Mark Twain and the Colonel. Samuel L. Clemens, Theodore Roosevelt, and the Arrival of a New Century. By Philip McFarland. Rowan and Littlefield Publishers, 2012. Pp. 499. Hardcover. ISBN 978-1-4422-1226-8. $28.

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The following review appeared 5 August 2012 on the Mark Twain Forum.

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Reviewed for the Mark Twain Forum by:
Kevin Mac Donnell

Some of the most useful and frequently cited books from the vast literature on Mark Twain are those that pair him with a family member, friend, or fellow author. Among many examples, those pairing Twain with his wife Livy, his brother Orion Clemens, Joseph Twichell, William Dean Howells, Henry H. Rogers, Bret Harte, George Washington Cable, Elisha Bliss, and Charles Webster are most familiar. These studies flesh out the relationship with correspondence, details of their interactions and conversations, and nearly all have relied upon previously unpublished sources. Twain studies have also paired him with a seemingly endless series of themes--women, religion, imperialism, race and the places he traveled and lived. Unlike the books that pair him with people, the books that study Twain's relationship with places and themes tend to rely less on unpublished sources and eye-witness testimony, and more on convincing arguments that connect the dots between Twain and particular places or events. Philip McFarland's Mark Twain and the Colonel, belongs in this latter group rather than the former, and examines the often conflicting reactions Mark Twain and Theodore Roosevelt had to the events, people, and places that shaped their times.

This study focuses on the last decade of the nineteenth century and the first decade of the twentieth century, during which time Twain and Roosevelt established themselves as heroic American figures--Colonel Roosevelt for his charge up San Juan Hill, and Mark Twain for his successful lecture trip around the world to pay off his debts. Roosevelt was so proud of his accomplishment that he preferred the title of "Colonel" to all others and Twain was equally proud to have paid off his creditors in full. Both men were loved by the public as distinct exemplars of the American character, but they shared very different backgrounds (with more in common than either might have imagined) and often viewed the same events in very different ways. Their personal encounters were infrequent. They met shortly after Roosevelt's election as governor of New York, visited once in the White House, crossed paths at a Yale graduation ceremony, and they sometimes attended the same Lotos Club dinners. Each was well aware of their own and the other's public esteem and was careful about what they said in public about each other, versus what they said in private. Twain was keenly aware that his income depended upon the readers who bought his books. Roosevelt, the consummate posturing politician, was always thinking of the next election. But Roosevelt once privately remarked that he wanted to skin Mark Twain alive, and Twain jotted down his private opinion that Roosevelt was "the worst President we have ever had."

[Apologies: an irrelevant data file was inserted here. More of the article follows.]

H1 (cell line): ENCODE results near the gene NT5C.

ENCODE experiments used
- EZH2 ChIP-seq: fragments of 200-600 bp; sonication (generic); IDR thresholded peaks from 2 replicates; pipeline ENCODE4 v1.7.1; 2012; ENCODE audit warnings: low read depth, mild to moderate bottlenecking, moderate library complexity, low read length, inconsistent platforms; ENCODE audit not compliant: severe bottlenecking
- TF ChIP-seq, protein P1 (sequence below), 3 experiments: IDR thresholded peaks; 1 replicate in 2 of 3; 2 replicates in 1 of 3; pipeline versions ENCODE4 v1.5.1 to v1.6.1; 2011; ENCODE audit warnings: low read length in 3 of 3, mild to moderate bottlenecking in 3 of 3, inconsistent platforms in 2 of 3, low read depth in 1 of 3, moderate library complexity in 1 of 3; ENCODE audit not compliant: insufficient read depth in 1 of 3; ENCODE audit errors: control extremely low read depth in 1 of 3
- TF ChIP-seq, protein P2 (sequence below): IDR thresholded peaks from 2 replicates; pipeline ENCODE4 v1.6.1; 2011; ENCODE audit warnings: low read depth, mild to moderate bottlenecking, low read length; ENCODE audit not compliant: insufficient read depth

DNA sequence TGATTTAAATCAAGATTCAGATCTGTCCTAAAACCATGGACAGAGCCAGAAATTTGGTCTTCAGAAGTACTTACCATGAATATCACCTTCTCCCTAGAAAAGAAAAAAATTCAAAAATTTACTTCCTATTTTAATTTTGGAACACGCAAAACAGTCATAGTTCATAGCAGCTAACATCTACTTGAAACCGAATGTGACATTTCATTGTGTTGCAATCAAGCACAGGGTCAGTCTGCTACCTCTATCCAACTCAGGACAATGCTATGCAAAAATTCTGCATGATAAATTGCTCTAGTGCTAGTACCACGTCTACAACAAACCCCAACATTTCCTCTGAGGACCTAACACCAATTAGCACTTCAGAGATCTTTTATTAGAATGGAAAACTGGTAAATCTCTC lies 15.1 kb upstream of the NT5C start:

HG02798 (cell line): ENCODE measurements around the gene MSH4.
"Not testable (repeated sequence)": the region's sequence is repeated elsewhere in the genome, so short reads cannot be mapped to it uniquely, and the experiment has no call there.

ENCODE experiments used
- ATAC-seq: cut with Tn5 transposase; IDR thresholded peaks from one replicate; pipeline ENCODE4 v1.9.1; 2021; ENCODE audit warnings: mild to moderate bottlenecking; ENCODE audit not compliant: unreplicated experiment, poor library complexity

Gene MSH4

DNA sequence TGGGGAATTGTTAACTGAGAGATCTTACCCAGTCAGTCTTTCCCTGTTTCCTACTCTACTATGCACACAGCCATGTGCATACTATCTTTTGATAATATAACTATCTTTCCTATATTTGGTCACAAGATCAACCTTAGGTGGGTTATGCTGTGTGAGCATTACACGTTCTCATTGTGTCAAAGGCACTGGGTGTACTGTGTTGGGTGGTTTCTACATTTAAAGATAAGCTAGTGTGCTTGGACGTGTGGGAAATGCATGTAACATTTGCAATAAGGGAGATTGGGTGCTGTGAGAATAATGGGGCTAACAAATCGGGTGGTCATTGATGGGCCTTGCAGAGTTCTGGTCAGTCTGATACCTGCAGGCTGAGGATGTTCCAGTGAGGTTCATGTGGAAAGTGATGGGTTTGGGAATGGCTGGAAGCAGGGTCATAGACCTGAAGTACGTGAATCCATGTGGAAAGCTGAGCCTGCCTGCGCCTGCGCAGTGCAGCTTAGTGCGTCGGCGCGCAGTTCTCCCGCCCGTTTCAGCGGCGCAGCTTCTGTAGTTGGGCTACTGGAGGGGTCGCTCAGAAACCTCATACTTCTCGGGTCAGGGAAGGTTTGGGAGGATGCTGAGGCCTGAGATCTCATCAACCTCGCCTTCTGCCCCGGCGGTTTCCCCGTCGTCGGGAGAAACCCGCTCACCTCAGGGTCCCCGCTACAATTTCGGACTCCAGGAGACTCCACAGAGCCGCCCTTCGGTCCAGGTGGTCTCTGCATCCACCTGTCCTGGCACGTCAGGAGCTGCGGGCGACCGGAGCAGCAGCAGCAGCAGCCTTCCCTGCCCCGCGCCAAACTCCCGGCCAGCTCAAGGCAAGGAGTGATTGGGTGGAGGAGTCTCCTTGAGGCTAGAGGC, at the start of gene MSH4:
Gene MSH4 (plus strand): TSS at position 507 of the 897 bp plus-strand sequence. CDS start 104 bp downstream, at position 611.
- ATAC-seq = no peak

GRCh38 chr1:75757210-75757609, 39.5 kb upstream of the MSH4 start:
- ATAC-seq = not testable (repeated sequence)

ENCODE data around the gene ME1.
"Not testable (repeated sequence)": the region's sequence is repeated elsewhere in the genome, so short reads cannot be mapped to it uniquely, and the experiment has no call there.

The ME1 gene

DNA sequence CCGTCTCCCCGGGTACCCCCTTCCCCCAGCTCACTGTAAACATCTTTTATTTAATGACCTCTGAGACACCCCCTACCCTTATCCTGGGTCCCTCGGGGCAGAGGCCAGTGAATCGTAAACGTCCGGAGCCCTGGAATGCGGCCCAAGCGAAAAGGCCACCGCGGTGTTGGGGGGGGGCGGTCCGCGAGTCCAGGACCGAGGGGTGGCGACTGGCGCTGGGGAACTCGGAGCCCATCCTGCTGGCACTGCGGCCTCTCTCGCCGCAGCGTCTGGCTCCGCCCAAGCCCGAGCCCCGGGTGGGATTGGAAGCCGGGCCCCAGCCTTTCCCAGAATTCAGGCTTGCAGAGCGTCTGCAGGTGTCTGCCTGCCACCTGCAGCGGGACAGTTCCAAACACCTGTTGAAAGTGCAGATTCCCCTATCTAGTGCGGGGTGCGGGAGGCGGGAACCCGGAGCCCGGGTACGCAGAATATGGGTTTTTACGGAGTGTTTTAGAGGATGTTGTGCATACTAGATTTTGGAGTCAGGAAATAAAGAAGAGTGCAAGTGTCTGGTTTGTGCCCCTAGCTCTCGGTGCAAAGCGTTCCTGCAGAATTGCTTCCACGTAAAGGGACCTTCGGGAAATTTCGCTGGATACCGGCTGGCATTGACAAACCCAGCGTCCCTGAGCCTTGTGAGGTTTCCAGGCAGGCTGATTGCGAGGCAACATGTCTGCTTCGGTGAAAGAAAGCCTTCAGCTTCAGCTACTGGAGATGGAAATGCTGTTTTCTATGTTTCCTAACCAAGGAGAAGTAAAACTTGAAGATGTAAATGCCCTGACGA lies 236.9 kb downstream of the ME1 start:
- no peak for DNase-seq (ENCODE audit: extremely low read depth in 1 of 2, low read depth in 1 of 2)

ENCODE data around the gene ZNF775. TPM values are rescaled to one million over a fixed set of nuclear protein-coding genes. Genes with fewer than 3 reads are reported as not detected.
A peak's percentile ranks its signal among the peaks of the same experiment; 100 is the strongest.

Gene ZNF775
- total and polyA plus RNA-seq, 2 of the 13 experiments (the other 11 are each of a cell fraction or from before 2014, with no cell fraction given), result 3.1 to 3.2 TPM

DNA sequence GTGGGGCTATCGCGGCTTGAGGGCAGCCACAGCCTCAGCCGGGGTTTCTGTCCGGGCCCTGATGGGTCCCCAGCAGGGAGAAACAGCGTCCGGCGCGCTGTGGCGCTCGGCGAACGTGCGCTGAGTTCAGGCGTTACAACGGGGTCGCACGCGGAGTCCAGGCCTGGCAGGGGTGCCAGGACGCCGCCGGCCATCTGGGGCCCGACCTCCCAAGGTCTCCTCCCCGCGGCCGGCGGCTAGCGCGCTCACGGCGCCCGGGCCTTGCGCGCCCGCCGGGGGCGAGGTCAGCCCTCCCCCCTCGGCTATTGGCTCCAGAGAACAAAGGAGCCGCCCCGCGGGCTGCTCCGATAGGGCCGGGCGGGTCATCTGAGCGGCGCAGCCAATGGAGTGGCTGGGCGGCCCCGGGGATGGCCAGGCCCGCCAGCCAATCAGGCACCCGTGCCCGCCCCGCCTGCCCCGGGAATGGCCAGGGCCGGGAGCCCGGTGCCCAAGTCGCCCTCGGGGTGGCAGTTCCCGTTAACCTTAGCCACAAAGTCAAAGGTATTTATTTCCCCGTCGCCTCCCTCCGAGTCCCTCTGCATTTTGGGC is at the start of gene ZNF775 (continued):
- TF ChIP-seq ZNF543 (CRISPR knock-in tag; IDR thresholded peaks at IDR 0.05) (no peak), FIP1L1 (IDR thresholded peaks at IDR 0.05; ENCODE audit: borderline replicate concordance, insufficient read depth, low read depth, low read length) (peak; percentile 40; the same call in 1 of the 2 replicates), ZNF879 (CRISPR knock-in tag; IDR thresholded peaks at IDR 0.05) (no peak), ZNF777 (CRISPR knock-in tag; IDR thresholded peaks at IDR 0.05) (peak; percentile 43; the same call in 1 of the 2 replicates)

Because the two men rarely crossed paths, a chronological dual biography would not have worked here. McFarland instead organizes his account by grouping his forty-eight chapters into six thematic sections: war, the west, race, oil, children, and peace. Along the way he generally alternates one chapter on Twain, then the next on Roosevelt, and sometimes goes for pages without any mention of the other man, sometimes connecting the dots later on in his text, and sometimes leaving it to the reader to connect whatever dots might seem to connect. This thematic approach works well, although at times one section will overlap chronologically with another, with the result that people and events will suddenly pop up, then disappear, and suddenly reappear without warning. McFarland defends this feature of his narrative, saying that his thematic arrangement "lets us come to know the protagonists as we do our friends, not step-by-step from birth to death, but by entering lives at an all but arbitrary point, from which incrementally, through succeeding days, in succeeding pages, we gain insights and revelations as we watch Clemens and Roosevelt respond to concerns of their age" (p. xiv).

"War" is the theme that begins the story. Roosevelt glorified warfare. Although his exploits in Cuba led the Spanish to sue for peace after the Battle of San Juan Hill, the actual story is far less glorious. Both Roosevelt and Mark Twain saw the United States' claims on Cuba and the Philippines as mutually beneficial and a natural extension of Manifest Destiny but Twain's views on imperialism changed after the Boxer Rebellion in China and he declared himself an anti-imperialist as he learned more about the behavior of American soldiers in the Philippines. On the other hand, Roosevelt campaigned as an "expansionist" preferring that term over the negative connotations of "imperialist" but at the same time called anti-imperialists "traitors" (p. 70-1)--without singling out Mark Twain personally. Roosevelt embraced war as a man's duty, and declared that women fulfilled their duties in the home. After a brief taste of soldiering Twain had headed west during the Civil War, while Roosevelt late in life unsuccessfully begged President Woodrow Wilson to let him lead a regiment in World War I. On war Twain and Teddy would never agree.